- Fathers who encouraged breastfeeding were more likely to see their infants continue to breastfeed at 8 weeks.
- Only 16 percent of dads followed all 3 safe-sleep practices recommended by the American Academy of Pediatrics.
- More educational resources are needed for fathers to better understand breastfeeding and promote safe sleep.
A study published in June 2023 in the journal Pediatrics affirmed that fathers are an important factor in whether breastfeeding is successful and whether babies sleep in safe environments.
For decades, the Centers for Disease Control and Prevention (CDC) has conducted a survey of mothers as part of its Pregnancy Risk Assessment Monitoring System (PRAMS), to identify risks to infants before, during, and after pregnancy. In recent years, many mothers completing this assessment have asked that it include fathers; now, a research team has launched the PRAMS for Dads. The initial survey included 250 fathers who were surveyed 2 to 6 months after the birth of their child. They were asked about both breastfeeding and safe sleep practices.
The study found that 86 percent of fathers reported that their infant attempted breastfeeding, yet only 63 percent reported that their infant was still breastfeeding at 8 weeks. The study also found that it seemed to matter whether fathers encouraged breastfeeding. Of fathers who reported that they wanted their infant to breastfeed, 95 percent of the infants' mothers attempted breastfeeding and 78 percent were still breastfeeding at 9 weeks. Of fathers who reported that they did not want their infant to breastfeed or had no opinion, just 69 percent of the infants' mothers attempted breastfeeding and only 33 percent were still breastfeeding at 8 weeks.
Safe Sleep Practices
The survey found that 99 percent of fathers reported that they put their baby down to sleep, yet only 16 percent of them followed all of the safe sleep practices recommended by the American Academy of Pediatrics. These include placing the infant on their back to sleep, using only approved sleep surfaces for infants, and avoiding soft bedding, blankets, and stuffed animals. In practice, 81 percent of fathers put their infants to sleep on their backs, but only 32 percent put them down on an approved sleep surface, and only 44 percent avoided soft bedding, blankets, and stuffed animals.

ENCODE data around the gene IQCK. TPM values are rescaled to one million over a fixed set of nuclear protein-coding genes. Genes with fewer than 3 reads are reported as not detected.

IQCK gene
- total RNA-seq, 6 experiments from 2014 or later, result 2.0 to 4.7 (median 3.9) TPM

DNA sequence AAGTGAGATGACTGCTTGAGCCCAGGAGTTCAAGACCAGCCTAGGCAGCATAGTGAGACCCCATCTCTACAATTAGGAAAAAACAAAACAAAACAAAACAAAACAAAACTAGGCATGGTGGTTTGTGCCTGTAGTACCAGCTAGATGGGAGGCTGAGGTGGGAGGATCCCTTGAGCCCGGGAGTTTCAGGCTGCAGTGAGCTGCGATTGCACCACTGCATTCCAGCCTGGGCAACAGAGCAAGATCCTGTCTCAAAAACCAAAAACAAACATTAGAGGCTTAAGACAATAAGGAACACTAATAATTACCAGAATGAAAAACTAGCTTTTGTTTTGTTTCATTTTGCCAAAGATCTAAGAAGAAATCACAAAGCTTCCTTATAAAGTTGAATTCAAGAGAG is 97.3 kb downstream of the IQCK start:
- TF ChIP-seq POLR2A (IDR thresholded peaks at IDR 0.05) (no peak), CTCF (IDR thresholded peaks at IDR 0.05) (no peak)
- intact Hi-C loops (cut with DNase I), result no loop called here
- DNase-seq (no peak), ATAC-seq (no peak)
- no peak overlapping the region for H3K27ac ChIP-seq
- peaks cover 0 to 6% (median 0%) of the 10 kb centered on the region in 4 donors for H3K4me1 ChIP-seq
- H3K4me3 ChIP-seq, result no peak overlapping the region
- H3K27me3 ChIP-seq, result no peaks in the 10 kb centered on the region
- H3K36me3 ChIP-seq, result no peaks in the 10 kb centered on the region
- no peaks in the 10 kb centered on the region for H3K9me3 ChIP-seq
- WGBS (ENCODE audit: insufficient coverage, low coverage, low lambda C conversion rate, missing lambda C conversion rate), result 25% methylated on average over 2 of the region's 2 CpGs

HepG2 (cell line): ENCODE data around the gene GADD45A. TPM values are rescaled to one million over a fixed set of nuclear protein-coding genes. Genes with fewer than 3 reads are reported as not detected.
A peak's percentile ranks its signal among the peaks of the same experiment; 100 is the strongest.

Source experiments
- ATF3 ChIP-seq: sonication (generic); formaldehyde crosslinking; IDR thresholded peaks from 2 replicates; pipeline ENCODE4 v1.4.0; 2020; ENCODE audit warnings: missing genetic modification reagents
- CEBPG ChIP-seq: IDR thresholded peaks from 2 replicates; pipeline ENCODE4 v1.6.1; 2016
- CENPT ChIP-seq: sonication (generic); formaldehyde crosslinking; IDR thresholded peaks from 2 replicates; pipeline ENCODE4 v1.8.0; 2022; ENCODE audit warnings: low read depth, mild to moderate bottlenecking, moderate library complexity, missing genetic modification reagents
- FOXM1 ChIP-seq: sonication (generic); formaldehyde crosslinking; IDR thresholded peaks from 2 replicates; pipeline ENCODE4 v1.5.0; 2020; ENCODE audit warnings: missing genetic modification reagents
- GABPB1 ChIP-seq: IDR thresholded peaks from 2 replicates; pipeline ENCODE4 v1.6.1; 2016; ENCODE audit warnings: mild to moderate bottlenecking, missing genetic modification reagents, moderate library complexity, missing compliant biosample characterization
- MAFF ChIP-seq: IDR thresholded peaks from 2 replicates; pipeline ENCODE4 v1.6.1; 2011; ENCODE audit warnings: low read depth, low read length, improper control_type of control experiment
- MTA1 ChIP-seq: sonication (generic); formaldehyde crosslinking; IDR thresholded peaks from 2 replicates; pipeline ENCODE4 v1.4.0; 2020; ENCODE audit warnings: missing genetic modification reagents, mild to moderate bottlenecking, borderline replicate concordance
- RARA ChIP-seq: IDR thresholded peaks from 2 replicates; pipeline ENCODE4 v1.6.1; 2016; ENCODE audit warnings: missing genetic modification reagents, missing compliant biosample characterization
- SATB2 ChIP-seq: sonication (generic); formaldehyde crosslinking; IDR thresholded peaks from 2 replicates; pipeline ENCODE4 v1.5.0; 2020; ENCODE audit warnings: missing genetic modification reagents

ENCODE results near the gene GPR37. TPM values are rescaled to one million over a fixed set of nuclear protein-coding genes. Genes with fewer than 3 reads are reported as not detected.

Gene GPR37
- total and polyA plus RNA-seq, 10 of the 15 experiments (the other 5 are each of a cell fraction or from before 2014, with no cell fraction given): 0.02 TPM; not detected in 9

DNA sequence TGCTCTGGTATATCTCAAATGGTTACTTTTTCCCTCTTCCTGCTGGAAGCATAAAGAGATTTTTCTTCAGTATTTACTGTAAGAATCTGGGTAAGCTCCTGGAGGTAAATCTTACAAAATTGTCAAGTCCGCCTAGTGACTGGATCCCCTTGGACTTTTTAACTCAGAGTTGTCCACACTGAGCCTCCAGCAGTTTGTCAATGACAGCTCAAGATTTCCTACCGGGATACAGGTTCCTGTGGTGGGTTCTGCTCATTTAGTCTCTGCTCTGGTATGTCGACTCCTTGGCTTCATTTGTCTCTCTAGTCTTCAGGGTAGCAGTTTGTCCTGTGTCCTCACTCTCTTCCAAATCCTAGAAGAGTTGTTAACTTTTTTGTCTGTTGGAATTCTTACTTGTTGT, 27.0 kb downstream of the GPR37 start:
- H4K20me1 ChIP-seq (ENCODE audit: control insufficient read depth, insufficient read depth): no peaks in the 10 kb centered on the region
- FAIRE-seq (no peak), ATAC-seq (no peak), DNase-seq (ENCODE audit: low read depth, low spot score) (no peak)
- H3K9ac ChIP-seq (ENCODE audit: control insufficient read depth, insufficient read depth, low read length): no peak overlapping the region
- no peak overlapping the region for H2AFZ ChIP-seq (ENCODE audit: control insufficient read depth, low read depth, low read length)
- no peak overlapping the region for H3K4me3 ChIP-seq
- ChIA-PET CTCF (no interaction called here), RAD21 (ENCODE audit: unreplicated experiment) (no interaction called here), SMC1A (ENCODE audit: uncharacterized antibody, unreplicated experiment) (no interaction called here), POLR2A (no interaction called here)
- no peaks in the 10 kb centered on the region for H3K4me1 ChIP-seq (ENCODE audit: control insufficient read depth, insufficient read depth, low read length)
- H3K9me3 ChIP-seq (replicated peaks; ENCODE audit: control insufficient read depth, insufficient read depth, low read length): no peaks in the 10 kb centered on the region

This study had some important limitations, including a low response rate (only 31.7 percent of fathers asked to complete the survey actually did so) and a relatively small sample size (only 250 fathers). In addition, it did not control for the mothers’ attitudes toward breastfeeding or their knowledge of safe sleep, so it is unclear the extent to which fathers may be influenced by mothers.
This study suggests that it may be important to focus on the education of fathers regarding the benefits of breastfeeding and safe sleep. More educational resources are needed for fathers to better understand breastfeeding and promote safe sleep. Public health initiatives on these topics should be expanded to include fathers.